One artistic innovation which flourished in European monasteries from the 6th through the 12th centuries was the manual copying of books. Monks adorned the texts with intricate original artwork like decorated initials, borders and miniature illustrations. Called illuminated manuscripts, the decorative art was supposed to help readers in their contemplation of the meaning of the texts.
Inspired by the long tradition of monasteries as a place where art is nurtured, the Abbey of the Transfiguration organized a workshop on soil painting last June, spearheaded by Dom Martin de Jesus H. Gomez, OSB, curator of the Museum of the Transfiguration Abbey (MTA).
The museum, which showcases liturgical vestments made from indigenous fabrics from Luzon to Mindanao, is the only one of its kind in the country. The Abbey is a Benedictine monastery in San Jose, Malaybalay City in Bukidnon.
Soil as a medium for painting was first used by American Indians and the aborigines of Australia. Since 2013, when the UN General Assembly declared Dec. 5 as World Soil Day, awareness on soil paintings grew.
The Cornell University in Ithaca, New York, through its College of Agriculture and Life Sciences, has been promoting soil painting and actively participating in soil painting competitions in the celebration of World Soil Day.
In the Philippines, soil painting is a contemporary development of visual artists of the Talaandig tribe, one of the seven tribes of indigenous people (IP) in Bukidnon.
The Talaandig are concentrated in Lantapan, a municipality in the foothills of Mt. Kitanglad, the province’s highest mountain. Being much dependent on agriculture, they feel a strong connection with soil.
Such a bond led them to use soil as a medium for painting. Their deep concern and love for nature also inspired them to make use of what is available.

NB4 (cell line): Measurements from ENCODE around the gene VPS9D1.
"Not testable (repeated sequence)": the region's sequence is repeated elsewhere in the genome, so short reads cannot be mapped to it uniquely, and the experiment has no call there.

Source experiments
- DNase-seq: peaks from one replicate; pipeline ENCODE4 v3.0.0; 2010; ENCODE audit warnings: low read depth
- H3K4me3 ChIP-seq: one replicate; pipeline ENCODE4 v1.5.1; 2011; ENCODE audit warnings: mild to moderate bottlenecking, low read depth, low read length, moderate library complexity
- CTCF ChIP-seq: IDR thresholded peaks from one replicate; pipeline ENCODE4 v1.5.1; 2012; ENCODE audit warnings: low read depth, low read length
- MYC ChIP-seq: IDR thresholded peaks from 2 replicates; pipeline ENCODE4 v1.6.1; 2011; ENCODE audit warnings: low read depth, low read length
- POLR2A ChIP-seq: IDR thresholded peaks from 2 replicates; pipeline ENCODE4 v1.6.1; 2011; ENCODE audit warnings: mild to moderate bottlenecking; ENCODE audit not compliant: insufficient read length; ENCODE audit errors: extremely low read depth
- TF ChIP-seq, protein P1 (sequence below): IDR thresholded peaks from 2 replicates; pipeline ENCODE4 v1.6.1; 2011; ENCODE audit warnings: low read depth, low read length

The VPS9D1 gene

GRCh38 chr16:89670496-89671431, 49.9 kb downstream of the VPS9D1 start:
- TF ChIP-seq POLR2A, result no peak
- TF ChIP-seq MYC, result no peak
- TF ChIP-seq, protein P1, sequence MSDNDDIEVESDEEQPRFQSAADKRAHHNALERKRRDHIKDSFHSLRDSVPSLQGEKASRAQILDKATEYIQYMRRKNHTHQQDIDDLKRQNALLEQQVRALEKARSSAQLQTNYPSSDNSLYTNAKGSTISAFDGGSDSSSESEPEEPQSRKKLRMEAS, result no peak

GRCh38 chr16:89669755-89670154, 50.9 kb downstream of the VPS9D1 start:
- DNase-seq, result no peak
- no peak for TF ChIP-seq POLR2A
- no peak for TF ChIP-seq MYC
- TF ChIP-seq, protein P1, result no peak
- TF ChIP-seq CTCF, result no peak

The Abbey has partnered with the Talaandig tribe for decades. Its musical artists have performed for celebrations. Its visual artists also mounted a major soil painting exhibit in the MTA in March 2018, titled “Mensahe Gikan sa Bugta: Kinaiyahan, Kultura ug Kalinaw Soil Painting Exhibit” (translated from Cebuano as “Message from the Soil: Nature, Culture and Peace”).
Since promotion of the indigenous culture and arts of the province of Bukidnon is part of MTA’s mission, Dom Martin decided to come up with a workshop on soil painting.
Invitation was coursed through Facebook posts. There was free registration for limited seats, as the workshop would require enough space for participants, who were asked to bring paintbrushes, pencil, drawing paper and canvas (for the advanced). They were also asked to bring snack and lunch and a little more to share for others.
Talaandig visual artists invited as resource persons for the workshop were Raul Bendit, Salima Saway Agra-an and Niño Dave Tecson.
Having no formal training in soil painting, they are simply self-taught. Through the years, they have developed and mastered their own particular painting styles, quite distinct from each other.
As prolific soil painters, they have participated in group and solo art exhibits in different cities in the country.